A Brief History of the Tarot
The earliest written records of the tarot date from the fourteenth century. Some scholars believe that they are older than that but with no written record, there is no way to say. Early decks were used for games and gambling and indeed our modern playing cards derive from the tarot.
In 1332 there was a proclamation issued by King Alphonse against their use and the Catholic Church named them “the Devil’s Picture Book.” The name may come from the Italian decks called tarocchi, meaning “triumps” or “trumps”. The French further absorbed the Italian word and it became Tarot. In Germany the name was tarock.
Most of the popularity of the deck comes from the pictures on the 22 major Arcana cards. One theory suggests that they were originally a form of a pictorial memory system used to teach occult initiates. At some point, people began using the deck for fortune telling, mainly the Gypsies from the fourteenth century on and spread the practice as they wandered through Europe.
The oldest deck known in existence lies in the Yale University Library and was a deck made for Filippo Maria Visconti, the Duke of Milan in approximately 1445. It is called the Cary-Yale Visconti tarot.
Over the first years of the Tarot, it seems that the trumps or the Major Arcana as they are called, were originally added to existing decks of cards. Most of these cards had four suits: coins, wands, sword, and cups and within each suit there were numbered cards (pips) and court cards (cards of royalty-King, Queen, Knave and Page). The decks had various numbers of trump cards as well as various names on the cards. The suits as well had various incarnations, at times there were more or less court cards in a given deck.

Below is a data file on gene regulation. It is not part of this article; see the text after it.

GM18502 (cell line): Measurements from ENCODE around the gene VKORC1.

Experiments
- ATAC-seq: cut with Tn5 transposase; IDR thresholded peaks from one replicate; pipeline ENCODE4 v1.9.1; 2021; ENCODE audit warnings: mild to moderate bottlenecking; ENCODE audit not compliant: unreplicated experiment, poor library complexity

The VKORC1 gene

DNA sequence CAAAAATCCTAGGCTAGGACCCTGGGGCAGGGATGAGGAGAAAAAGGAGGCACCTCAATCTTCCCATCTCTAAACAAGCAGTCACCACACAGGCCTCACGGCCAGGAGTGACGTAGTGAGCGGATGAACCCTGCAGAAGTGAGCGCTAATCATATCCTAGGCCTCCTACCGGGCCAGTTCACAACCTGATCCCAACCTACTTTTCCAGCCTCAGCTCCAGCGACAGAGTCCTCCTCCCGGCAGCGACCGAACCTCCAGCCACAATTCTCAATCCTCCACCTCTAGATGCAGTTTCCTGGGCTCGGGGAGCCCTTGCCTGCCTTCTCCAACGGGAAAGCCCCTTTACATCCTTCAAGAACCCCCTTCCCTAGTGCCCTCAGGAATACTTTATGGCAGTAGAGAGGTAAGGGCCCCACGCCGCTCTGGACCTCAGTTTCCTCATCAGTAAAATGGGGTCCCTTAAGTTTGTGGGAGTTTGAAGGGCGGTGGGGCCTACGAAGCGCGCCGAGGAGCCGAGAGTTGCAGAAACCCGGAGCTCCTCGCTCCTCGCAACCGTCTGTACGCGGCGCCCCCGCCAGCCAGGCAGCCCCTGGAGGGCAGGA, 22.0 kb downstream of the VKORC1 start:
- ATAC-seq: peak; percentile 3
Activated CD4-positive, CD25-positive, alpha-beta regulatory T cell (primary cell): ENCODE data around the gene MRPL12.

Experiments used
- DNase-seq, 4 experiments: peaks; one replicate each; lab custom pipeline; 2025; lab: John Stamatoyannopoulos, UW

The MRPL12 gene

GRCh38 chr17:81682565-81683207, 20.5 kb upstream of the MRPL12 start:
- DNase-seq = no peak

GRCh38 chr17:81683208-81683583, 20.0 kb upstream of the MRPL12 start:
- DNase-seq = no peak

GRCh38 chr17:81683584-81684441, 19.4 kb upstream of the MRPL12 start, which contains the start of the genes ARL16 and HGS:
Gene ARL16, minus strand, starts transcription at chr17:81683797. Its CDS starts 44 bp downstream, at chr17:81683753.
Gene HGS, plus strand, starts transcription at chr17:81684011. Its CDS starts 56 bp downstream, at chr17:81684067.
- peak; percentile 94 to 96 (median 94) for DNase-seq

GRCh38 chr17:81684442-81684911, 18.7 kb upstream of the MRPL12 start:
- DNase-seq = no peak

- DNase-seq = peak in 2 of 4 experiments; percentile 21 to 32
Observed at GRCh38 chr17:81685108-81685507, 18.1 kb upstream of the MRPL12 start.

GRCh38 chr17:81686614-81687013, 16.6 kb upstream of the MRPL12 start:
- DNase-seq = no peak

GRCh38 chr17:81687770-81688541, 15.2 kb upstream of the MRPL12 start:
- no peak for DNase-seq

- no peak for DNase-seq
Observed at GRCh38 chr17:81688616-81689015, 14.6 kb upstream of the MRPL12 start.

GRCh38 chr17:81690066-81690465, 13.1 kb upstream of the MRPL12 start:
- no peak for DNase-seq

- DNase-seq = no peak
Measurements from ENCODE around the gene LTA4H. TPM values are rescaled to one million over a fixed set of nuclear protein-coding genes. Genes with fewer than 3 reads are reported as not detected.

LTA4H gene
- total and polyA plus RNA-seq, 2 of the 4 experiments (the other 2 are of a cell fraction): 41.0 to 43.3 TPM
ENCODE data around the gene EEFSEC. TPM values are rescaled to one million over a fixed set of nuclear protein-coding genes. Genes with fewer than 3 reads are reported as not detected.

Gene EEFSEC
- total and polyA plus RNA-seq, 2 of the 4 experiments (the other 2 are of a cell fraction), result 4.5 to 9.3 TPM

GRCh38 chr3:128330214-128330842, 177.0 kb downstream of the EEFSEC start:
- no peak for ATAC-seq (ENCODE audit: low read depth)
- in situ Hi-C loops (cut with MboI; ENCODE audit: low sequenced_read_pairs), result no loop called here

As the decks became more standardized, the trumps took on particular names and a particular order. In Marseilles, France the Tarot began to be manufactured in great numbers and Marseilles became the major production center for Tarot and exported it to other European countries. Thus the French-syle deck became known as the Marseilles deck.
It was in Marseilles that the deck began to take on its modern form as they added numbers and titles to the trump cards. The modern tarot can be said to have started in 1781. In this year, an occultist, Antoine Court de Gebelin published his essays on the Tarot. His work began some serious study of Tarot among other occultists and researchers in Europe. Much of the information we have today came from their work including the ties to Egyptian philosophy and religion.
In the 19th and 20th centuries, there was a resurgence of occult interest including tarot, astrology, ritual and Egyptian magic and the Hebrew Cabala which is again enjoying a renaissance. The Marseilles Tarot was the one that was most often used by the occultists of that time period.
An occult group called the Golden Dawn began studying in earnest many of these disciplines; including the tarot. There was a Golden Dawn Tarot that was used by the group but they were sworn to secrecy and could not publish this deck. Several members of that group published decks based the same teachings and philosophy used in the Golden Dawn deck.
Eliphas Levi, who was a magician and a member of the Order of the Golden Dawn, published many books on the subject of Tarot and designed a modern deck that is still in use. The Golden Dawn was a group of high magicians who studied many esoteric mysteries including the Cabala; the mysticism of the Hebrews.